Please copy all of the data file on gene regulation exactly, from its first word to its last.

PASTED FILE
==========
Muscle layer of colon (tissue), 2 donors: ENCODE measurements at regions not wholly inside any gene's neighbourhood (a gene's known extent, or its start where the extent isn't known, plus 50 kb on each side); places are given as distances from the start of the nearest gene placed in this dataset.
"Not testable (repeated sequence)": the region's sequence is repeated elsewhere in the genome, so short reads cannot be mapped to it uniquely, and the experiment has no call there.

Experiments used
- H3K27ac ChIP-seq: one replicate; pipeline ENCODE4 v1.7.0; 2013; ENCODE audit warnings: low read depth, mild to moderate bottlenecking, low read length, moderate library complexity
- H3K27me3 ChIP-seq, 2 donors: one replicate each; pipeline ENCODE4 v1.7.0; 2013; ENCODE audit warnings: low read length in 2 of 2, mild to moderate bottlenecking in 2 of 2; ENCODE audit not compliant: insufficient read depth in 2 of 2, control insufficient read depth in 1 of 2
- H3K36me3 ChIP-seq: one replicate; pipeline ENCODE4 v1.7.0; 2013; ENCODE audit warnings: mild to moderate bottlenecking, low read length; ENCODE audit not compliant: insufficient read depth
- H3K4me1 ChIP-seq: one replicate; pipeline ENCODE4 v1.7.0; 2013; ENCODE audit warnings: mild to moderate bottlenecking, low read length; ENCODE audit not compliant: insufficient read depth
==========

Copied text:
Muscle layer of colon (tissue), 2 donors: ENCODE measurements at regions not wholly inside any gene's neighbourhood (a gene's known extent, or its start where the extent isn't known, plus 50 kb on each side); places are given as distances from the start of the nearest gene placed in this dataset.
"Not testable (repeated sequence)": the region's sequence is repeated elsewhere in the genome, so short reads cannot be mapped to it uniquely, and the experiment has no call there.

Experiments used
- H3K27ac ChIP-seq: one replicate; pipeline ENCODE4 v1.7.0; 2013; ENCODE audit warnings: low read depth, mild to moderate bottlenecking, low read length, moderate library complexity
- H3K27me3 ChIP-seq, 2 donors: one replicate each; pipeline ENCODE4 v1.7.0; 2013; ENCODE audit warnings: low read length in 2 of 2, mild to moderate bottlenecking in 2 of 2; ENCODE audit not compliant: insufficient read depth in 2 of 2, control insufficient read depth in 1 of 2
- H3K36me3 ChIP-seq: one replicate; pipeline ENCODE4 v1.7.0; 2013; ENCODE audit warnings: mild to moderate bottlenecking, low read length; ENCODE audit not compliant: insufficient read depth
- H3K4me1 ChIP-seq: one replicate; pipeline ENCODE4 v1.7.0; 2013; ENCODE audit warnings: mild to moderate bottlenecking, low read length; ENCODE audit not compliant: insufficient read depth